Shelton auditioned as a singer.

“The only thing he sang about up until that point was his mom used to take him to beauty pageants and things like that,” Large said.

Blake’s audition went well (“He had a good stage presence for a 12-year-old”) and he began to appear on the Opry-type periodically.

“From that moment on, we knew him, and Larry supported him,” Large said. “Then they then moved to the McSwain Theater in Ada, and Paul Alford, who owned it, hired Blake as one of the performers because he had a large family which almost guaranteed him an audience.”

When Shelton was about 16 years old, he visited the Largs at their home and made a request: help me move to Nashville. Carol, a teacher, and Larry, a school principal, were both in education at the time.

“You have to finish high school first,” Larry said, but if you finish high school, I will do whatever I can to help. We knew Reba (McIntyre) quite a bit and had some little connections like that – we didn’t know much about work – and so Blake kept playing for McSwain, and when he graduated from high school we moved him to Nashville two weeks into high school. He’s 18 yet. We stayed there with him until he turned 18 and rented him an apartment and everything. His parents were all very supportive of him.”

The Largs settled in Shelton, then moved to Tennessee themselves. They left Ada because they believed in Shelton and wanted to support his dream.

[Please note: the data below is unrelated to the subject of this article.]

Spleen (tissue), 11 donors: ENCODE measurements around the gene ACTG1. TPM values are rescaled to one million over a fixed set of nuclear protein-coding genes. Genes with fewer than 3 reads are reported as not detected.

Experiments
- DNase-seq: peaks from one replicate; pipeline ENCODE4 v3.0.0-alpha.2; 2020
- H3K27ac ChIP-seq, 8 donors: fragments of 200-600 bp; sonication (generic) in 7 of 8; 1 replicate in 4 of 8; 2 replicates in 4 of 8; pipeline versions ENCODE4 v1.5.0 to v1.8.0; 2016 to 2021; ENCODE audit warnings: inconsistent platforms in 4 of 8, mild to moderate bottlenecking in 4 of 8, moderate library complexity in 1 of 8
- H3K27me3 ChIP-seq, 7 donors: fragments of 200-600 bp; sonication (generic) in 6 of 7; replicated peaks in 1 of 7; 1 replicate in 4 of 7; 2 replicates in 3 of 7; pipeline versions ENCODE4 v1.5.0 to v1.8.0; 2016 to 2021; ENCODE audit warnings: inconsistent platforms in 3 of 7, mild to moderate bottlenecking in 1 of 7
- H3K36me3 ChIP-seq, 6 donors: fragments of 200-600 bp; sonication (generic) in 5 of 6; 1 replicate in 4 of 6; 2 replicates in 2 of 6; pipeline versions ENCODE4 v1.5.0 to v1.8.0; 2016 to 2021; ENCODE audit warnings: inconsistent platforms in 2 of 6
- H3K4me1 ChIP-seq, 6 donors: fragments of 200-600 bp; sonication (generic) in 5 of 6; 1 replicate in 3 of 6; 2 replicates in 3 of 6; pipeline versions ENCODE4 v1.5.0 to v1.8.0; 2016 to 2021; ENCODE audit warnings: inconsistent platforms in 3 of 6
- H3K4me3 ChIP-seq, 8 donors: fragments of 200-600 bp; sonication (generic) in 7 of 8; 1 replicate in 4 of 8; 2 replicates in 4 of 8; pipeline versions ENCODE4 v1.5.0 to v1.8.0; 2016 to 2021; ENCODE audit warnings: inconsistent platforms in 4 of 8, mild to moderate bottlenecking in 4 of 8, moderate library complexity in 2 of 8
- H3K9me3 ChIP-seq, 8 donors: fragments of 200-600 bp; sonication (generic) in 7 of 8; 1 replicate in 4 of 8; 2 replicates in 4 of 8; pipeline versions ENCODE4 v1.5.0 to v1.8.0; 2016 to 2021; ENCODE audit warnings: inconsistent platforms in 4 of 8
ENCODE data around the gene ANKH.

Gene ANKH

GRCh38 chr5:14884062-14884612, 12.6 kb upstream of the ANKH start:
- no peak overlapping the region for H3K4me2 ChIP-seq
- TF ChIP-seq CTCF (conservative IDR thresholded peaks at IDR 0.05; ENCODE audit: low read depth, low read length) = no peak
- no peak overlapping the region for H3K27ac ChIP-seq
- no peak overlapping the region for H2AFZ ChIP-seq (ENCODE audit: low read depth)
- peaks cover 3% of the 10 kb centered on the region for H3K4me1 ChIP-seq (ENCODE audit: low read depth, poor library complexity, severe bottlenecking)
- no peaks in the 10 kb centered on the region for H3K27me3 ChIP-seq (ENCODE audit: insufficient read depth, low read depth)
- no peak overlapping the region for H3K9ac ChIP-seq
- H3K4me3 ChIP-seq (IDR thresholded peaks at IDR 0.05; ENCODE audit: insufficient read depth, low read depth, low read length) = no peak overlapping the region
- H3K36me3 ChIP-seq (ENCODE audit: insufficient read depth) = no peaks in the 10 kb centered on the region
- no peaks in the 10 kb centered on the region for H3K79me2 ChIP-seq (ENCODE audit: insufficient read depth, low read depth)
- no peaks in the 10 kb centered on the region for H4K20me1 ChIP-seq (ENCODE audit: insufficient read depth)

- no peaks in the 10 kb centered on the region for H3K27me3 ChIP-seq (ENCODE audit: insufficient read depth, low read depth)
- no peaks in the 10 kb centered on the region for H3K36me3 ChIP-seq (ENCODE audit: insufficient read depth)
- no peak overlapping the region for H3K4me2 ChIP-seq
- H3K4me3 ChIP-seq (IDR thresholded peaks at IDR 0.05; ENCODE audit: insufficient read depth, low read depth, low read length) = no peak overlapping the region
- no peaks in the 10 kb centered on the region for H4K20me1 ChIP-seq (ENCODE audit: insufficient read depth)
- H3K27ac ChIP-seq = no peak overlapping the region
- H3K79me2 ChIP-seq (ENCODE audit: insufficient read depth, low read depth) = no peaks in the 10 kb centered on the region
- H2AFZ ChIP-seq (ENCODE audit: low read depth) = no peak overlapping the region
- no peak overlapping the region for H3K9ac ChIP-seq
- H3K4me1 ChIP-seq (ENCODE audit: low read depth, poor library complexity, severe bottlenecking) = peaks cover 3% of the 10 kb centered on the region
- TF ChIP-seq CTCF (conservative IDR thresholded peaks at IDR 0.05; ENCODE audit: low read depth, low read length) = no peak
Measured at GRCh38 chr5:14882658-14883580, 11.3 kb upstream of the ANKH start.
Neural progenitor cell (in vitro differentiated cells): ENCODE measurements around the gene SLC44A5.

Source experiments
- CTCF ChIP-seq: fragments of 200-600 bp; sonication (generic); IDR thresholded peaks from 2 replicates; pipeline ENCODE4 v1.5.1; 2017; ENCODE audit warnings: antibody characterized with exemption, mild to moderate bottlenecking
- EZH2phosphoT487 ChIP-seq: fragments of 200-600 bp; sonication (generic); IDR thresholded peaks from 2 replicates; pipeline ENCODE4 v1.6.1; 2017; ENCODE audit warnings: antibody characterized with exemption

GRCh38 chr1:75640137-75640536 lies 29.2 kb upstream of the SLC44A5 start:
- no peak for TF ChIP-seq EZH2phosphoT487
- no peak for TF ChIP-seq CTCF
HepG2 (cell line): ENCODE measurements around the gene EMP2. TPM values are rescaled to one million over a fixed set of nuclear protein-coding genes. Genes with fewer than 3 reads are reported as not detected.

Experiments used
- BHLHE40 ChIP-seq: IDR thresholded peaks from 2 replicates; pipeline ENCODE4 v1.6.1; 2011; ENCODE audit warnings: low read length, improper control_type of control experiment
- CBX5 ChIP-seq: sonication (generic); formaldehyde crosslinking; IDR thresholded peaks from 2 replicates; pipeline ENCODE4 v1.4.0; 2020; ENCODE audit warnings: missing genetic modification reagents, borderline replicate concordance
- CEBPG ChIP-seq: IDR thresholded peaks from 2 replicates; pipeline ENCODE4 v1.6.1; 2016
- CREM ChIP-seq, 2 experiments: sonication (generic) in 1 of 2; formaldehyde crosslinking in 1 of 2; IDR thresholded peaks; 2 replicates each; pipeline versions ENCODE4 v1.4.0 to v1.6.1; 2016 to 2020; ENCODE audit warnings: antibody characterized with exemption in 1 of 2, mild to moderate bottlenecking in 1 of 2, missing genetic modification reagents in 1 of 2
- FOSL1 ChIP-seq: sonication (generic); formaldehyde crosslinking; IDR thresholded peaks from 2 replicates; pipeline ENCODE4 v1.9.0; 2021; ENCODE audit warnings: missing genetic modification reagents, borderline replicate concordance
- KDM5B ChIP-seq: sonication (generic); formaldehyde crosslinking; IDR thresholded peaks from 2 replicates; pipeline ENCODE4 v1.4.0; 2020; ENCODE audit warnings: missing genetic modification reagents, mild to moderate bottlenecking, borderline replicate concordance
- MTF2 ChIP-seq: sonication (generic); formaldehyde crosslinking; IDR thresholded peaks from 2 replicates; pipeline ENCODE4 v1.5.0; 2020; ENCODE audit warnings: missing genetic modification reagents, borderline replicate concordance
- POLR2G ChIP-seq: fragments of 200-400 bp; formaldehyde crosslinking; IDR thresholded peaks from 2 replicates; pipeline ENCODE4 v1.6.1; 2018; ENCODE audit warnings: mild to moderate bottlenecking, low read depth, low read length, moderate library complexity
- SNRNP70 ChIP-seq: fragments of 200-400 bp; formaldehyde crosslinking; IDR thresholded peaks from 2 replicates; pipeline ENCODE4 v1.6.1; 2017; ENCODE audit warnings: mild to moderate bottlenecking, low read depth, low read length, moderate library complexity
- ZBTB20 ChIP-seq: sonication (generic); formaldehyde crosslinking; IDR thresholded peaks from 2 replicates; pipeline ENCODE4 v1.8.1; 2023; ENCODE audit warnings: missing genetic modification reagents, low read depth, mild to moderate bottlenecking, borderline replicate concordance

When did Carol know that Shelton had the word “she” – whatever “she” was? She told a story about how people loved Shelton when he was 16 or 17. He had the best personality of anyone I’d ever met. He was blessed with an old soul and loved to listen to people. Treat people after shows in the early days, treat everyone the same.

“He loved them all,” she said. “He used to always sign his ‘I love you’ pictures, and it got to a point after he started getting popular, and I said ‘You have to stop doing that because someone is going to take you seriously.'”

Too many people aim to make it into the entertainment business and miss the mark. Carol, again referring to his unique personality, said Shelton was driven and tenacious.

“When he got to Nashville and all of the suits were very professionally represented, Blake would go up to them and give them a hug,” she said. “They didn’t know what to do with him and they eventually embraced it. He was completely different. But I think (he had success because of) a combination of things. He was talented. He had such a great personality. He could tell a story. TV screen late at night, they would love it, and they certainly would.”

Good luck was a factor too, or you might call it the right timing. Chilton’s first label, Giant Records, crashed after the release of his first single, “Austin”.